Mr. Cash

Does my hon. Friend agree that, in principle, there is little between what he just objected to and, for example, pacifists? They may take a similar line because they regard an issue of principle in the same way.

Sir George Young

I tried to deal with that matter in a sentence at the beginning of my speech. Those who seek protection behind the new clause are in favour of justice and the judicial process, and they want criminals to be put in prison. Those who objected to war were against war. That is why I do not accept that there is a direct parallel with conscientious objection.

Some obligations of citizenship are indivisible. Tax paying is one and sitting on a jury is another. I should be gravely disturbed if the Government are minded to accept new clause 16.

Mr. Menzies Campbell (Fife, North-East)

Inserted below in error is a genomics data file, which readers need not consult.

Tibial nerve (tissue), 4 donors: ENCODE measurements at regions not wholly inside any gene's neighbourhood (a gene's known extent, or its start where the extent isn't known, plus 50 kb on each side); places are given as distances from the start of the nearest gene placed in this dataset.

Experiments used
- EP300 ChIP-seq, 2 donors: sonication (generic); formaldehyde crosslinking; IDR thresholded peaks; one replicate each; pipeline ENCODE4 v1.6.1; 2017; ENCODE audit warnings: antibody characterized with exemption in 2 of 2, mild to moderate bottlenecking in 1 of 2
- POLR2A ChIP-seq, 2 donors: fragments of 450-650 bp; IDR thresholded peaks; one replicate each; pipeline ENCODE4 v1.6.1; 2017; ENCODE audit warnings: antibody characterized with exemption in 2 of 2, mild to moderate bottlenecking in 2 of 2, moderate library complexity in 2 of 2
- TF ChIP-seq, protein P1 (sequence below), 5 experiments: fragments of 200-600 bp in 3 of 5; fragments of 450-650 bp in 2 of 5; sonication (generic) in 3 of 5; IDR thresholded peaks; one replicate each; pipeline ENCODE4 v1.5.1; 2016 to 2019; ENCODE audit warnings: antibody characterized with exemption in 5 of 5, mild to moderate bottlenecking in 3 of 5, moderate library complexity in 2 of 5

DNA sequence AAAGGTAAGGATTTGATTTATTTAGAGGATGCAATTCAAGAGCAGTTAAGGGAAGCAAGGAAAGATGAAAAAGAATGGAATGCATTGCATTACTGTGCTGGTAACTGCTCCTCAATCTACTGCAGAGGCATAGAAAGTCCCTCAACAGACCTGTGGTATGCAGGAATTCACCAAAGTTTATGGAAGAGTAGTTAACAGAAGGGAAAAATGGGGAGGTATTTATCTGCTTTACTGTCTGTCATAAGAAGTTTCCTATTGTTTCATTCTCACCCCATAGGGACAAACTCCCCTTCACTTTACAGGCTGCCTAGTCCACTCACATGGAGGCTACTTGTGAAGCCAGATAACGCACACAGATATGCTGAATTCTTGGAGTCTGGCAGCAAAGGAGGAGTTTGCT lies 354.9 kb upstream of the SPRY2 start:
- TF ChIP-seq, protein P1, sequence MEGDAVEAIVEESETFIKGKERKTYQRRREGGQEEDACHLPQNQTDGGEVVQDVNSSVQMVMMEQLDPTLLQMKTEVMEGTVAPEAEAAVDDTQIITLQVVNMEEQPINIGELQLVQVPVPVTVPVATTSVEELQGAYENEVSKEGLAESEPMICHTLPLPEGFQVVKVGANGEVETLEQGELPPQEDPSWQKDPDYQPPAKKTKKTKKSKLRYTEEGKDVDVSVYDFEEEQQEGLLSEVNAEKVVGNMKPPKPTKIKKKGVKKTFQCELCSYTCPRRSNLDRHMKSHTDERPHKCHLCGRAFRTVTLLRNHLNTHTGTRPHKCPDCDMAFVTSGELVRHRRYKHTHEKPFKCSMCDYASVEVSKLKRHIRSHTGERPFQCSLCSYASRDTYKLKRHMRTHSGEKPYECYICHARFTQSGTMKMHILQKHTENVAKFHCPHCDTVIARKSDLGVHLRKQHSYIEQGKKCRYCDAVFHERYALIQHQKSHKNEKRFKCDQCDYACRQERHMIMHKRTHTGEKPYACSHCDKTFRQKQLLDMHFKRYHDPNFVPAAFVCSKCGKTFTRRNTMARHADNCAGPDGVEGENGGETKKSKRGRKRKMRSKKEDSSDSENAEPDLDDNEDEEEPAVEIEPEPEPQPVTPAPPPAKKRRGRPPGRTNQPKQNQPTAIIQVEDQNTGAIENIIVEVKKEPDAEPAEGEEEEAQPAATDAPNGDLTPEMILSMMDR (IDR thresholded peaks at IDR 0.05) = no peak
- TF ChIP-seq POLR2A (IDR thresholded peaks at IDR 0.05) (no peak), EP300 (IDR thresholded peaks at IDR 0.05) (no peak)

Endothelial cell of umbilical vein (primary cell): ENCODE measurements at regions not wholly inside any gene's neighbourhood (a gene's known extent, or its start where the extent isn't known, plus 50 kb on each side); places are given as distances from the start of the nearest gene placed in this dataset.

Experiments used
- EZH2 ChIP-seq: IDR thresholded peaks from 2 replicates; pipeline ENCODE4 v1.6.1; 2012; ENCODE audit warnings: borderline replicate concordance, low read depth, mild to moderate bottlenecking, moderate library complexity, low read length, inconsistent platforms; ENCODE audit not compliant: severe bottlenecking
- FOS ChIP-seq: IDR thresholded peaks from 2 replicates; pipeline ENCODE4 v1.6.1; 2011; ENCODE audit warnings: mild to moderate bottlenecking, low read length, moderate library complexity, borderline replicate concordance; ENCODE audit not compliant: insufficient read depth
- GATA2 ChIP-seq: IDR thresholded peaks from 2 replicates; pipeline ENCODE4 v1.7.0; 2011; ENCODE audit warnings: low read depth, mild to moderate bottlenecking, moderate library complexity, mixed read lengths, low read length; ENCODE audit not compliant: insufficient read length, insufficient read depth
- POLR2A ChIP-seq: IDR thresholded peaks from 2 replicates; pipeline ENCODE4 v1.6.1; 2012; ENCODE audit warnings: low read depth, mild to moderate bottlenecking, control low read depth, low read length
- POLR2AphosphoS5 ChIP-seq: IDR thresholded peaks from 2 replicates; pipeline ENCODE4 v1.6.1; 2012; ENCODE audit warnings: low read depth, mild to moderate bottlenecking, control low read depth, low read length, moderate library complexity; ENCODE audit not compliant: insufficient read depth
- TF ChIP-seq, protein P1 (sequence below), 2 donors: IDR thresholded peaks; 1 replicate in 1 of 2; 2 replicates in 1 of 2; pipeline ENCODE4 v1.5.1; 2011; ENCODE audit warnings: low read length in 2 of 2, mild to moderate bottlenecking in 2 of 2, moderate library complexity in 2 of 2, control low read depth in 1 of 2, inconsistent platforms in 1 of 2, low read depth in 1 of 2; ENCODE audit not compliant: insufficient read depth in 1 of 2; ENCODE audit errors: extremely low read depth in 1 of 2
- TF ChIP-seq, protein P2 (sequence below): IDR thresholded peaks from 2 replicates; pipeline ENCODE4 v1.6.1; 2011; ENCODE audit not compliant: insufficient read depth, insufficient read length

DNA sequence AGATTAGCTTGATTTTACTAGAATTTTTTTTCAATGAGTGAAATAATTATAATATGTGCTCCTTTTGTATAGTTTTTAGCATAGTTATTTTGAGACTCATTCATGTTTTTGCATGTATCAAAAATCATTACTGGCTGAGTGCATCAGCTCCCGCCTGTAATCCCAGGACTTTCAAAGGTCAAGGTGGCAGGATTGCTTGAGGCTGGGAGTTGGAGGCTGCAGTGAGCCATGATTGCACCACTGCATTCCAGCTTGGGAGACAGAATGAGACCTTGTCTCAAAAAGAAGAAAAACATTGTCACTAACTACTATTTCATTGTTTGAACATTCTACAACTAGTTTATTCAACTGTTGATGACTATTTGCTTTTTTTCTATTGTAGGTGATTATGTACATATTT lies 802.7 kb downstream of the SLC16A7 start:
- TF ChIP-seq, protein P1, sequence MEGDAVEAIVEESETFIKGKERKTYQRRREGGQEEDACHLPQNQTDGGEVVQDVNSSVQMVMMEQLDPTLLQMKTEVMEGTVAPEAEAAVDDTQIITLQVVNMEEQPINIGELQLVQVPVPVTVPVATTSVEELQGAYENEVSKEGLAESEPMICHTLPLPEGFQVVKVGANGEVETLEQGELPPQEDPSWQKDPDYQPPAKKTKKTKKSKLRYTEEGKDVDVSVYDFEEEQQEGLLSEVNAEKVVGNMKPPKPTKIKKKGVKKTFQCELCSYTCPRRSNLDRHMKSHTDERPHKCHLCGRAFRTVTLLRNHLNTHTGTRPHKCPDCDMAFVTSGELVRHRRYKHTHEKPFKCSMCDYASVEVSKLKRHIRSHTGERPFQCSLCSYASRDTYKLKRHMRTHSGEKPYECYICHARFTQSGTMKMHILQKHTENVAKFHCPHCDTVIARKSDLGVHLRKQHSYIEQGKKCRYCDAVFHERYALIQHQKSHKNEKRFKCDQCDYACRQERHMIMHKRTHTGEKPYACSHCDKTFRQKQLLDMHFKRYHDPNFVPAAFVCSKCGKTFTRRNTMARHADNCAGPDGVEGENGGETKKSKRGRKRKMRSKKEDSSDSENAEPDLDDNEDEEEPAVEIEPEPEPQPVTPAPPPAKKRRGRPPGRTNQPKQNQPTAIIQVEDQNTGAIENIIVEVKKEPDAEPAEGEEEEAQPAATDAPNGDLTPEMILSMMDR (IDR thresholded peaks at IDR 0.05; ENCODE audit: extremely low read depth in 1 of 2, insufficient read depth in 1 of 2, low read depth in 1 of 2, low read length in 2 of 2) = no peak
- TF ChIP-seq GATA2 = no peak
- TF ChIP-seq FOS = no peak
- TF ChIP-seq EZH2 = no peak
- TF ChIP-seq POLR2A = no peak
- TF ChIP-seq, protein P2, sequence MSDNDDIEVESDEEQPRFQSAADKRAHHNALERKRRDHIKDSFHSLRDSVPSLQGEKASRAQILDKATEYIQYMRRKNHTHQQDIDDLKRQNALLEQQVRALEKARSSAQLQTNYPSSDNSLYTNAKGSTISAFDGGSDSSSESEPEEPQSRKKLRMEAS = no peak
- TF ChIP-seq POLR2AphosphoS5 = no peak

Like other right hon. and hon. Members, I have been subject to a great deal of canvassing on this subject. To use a word that has already been mentioned, some of it has been rather robust, to the point at which it almost persuaded me to be less than sympathetic to the proposal. I am convinced by the strength of the belief of those who have sought to enlist my support that this is a measure that, in turn, I should support.

I was interested in a phrase used by the hon. Member for Ealing, Acton (Sir G. Young). He took exception to the expression, "yoked to unbelievers." I do not share all the beliefs of the Exclusive Brethren. If this were an argument about doctrine, I could think of several points that I would like robustly to put to them. But I do not for a moment want to detract from their right to believe as they do. This is a matter of conscience. If their consciences drive them in a certain direction, it is not my right to seek to alter that or to drive them in another direction. The truth is that the issue is inextricably linked to the right of peremptory challenge. It is proposed that that should be abolished, although, happily, north of the Tweed it still exists.